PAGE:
THERE has been a mixed response to a new law giving Irish adoptees and their relatives automatic access to their birth records.
The Birth Information and Tracing Bill, announced by Government on Wednesday, and currently making its way through the dáil, will establish a free tracing service for adoptees and their relatives.
In theory, the service will provide unrestrained access to birth certificates, medical records, and other information pertaining to an adoptee’s formative years.
But it is not as simple as that.
For a start, not all files are accessible.
Tuam Babies Family Group founder Anna Corrigan’s two brothers, William and John, were supposed to have died in Tuam mother and babies home as infants in the early 1950’s.
Anna's mother Bridget Dolan, a resident of Tuam for some years, kept this a secret throughout her life, and so Anna only found out about her brothers when she was in her 50s - and she is still searching for information.
William has “no medical certification of death, no reason for death, and no death certificate”, Anna said, “other than a note in the ledgers of the home”.
The problem with the scant documentation that is available is compounded by the unreliability of what has been preserved.
For Anna and many others, a note jotted into a ledger by a nun is highly suspect - and for good reason.
In 2017, Bardardos Chief-Executive Fergus Finlay claimed that nuns at several mother and baby homes faked death certificates.
So people are “sceptical about death certificates”, Anna said, despite not even having that dubious form of closure for her brother William.
Anna’s brothers were also adopted before 1953, when adoptions were legalised and thus began to be documented.
So she cannot know whether her brother is dead or whether he was adopted – neither record exists.
The answers Anna is looking for may be buried in a sewage tank on the grounds of Tuam.
If her brothers are among the 796 babies entombed there, then it can be conclusively established by forensic analysis.
If they are not, other theories, like that they were one of thousands of Irish babies to be spirited across to America, start to become more plausible.
Without this forensic evidence to shine a light on an otherwise impossibly murky history, Anna says that she will not give up the search.
“That is why this is inextricably linked with the grave sites”, she told the Irish Post.
Apart from this fundamental problem, there is the finer details of the new law which have irked campaigners.
While some have acknowledged that the bill is a step in the right direction, for others, like postgraduate sociology scholar at University College Dublin Claire McGettrick, “this is not a good news day”.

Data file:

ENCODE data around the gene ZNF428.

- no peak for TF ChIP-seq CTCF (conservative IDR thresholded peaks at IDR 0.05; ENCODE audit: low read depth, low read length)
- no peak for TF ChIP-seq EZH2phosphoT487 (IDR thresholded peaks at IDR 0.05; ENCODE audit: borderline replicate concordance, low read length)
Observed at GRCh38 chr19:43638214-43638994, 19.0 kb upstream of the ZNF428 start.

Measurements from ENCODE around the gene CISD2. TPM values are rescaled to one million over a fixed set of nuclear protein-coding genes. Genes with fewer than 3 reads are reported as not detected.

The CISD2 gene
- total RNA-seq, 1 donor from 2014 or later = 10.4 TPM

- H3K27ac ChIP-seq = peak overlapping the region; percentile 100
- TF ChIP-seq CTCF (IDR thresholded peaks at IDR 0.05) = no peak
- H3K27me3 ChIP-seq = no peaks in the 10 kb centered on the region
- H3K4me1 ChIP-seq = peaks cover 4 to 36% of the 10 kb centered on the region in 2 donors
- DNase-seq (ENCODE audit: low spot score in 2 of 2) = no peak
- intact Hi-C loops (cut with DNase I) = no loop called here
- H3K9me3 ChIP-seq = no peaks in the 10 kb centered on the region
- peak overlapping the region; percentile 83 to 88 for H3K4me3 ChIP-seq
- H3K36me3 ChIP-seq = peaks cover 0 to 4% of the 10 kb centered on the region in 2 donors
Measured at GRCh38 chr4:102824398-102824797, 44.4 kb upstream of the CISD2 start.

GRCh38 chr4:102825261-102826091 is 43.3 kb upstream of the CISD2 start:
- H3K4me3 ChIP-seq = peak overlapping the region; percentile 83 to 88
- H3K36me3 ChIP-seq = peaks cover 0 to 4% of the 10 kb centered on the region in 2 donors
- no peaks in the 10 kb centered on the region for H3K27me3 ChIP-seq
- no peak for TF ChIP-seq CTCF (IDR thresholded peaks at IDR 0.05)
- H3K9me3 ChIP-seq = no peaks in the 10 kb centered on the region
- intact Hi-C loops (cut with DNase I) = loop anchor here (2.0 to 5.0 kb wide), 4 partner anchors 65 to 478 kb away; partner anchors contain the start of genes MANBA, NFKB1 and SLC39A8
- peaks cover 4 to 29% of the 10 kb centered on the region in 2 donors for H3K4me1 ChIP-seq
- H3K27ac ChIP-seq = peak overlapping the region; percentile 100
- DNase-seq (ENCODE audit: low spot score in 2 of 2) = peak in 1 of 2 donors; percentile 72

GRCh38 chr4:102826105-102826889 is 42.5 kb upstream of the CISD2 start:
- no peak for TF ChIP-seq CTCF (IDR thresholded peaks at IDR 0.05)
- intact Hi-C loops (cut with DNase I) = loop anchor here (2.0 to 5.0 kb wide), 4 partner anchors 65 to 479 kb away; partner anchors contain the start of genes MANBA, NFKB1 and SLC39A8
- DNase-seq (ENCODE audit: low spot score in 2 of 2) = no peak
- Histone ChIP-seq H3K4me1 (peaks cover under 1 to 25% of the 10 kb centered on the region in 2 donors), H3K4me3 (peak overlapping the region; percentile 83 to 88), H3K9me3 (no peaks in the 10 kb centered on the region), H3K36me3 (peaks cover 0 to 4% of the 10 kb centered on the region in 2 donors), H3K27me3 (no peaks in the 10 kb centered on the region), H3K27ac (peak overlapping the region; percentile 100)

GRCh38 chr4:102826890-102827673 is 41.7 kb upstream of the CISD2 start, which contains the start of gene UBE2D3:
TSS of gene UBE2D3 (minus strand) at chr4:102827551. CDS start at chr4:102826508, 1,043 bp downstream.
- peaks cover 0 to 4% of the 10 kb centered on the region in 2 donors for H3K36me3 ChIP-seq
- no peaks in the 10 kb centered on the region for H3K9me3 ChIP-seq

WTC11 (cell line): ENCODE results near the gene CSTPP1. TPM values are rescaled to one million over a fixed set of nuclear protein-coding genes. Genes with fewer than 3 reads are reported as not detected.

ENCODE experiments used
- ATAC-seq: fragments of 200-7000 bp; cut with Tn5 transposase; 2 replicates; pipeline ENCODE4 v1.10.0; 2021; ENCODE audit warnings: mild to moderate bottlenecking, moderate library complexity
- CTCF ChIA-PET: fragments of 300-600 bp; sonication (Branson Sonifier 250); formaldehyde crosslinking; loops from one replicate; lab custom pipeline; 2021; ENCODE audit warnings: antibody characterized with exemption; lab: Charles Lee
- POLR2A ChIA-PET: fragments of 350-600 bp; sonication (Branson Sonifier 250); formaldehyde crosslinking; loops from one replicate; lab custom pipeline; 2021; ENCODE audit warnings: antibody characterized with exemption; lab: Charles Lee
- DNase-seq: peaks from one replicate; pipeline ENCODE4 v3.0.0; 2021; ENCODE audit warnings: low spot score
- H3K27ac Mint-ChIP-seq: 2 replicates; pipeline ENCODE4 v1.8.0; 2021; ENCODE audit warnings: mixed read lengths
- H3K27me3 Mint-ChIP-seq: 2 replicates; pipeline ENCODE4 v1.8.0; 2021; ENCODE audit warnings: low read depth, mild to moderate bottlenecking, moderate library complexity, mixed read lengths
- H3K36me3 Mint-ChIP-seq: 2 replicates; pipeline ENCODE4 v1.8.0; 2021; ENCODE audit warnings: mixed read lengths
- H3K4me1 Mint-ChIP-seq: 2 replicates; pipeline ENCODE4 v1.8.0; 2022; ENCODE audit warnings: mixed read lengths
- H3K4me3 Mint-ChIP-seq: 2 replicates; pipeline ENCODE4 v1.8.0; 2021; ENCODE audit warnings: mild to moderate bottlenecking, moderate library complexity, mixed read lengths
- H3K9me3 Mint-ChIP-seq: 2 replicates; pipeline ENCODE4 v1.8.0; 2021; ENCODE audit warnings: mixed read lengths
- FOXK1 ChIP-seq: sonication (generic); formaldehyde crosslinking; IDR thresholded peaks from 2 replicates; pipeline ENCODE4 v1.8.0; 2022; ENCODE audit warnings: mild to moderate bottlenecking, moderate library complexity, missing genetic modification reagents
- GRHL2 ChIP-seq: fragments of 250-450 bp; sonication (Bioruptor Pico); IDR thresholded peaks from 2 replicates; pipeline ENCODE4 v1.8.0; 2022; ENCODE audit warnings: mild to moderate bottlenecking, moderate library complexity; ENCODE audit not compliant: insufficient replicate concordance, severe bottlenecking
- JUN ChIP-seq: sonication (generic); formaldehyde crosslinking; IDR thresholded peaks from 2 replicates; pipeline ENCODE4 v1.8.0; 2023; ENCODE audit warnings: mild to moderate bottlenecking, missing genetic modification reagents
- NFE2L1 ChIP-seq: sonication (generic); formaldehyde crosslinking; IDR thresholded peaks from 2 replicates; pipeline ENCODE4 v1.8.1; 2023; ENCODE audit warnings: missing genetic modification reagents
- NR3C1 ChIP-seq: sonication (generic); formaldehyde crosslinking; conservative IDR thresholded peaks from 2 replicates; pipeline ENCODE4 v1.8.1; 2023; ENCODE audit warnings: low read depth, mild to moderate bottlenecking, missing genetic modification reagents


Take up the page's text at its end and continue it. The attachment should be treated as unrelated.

She told the Irish Post: “This bill is being portrayed by the minister [Roderic O’Gorman] and his department as a ‘landmark’ – it’s anything but”.
“Because of the discriminatory provisions, it adds insult to injury; it’s discrimination on top of discrimination.
"We made comprehensive submissions on the bill, both to the minister himself and to the Oireachtas committee.
“The children’s committee did a fantastic job listening to people and other expert witnesses; they put out 83 really strong recommendations, and some of the most important ones have just been completely ignored”.
The two biggest issues for Claire are firstly, the “offensive and discriminatory” proviso that in cases where a birth parent does not wish to be contacted, adoptees will have to take part in a mandatory privacy information session – where the “importance of respecting privacy will be explained to them”.
By anybody’s standards, she said, this is “completely unacceptable” and “we have not campaigned for over two decades to stand over that kind of clause being enshrined in law in Ireland”.
Second is that the bill “restricts” adopted people’s GDPR rights. While she acknowledges that by giving adoptees “direct access” to their medical information, it is an “improvement” on the previous situation, it does not offer the sort of unconditional access to all personal data that Claire would like to see, and that she says is afforded to citizens under the GDPR.
This means that “massive chunks of data will fall through the net”, she said.
Claire continued: “Instead of simply strengthening people’s rights to their personal data, as defined under the GDPR, categories of data are prescribed under the bill.
“For example: care information, early life information, but when you drill down into those definitions, you see that already there are massive gaps, and there are exclusions and restrictions to that data”.
In an earlier tweet, she claimed that the bill actually “narrows the scope of records to be released” as “the timeframe ends after the person was adopted”.
This would prevent adoptees accessing information around abuse or other important life events that occurred after their adoption.
“Why on earth would adoptees be treated differently to other citizens?”, she said.
The bill is currently being scrutinised in the dáil and is due to be passed sometime this year.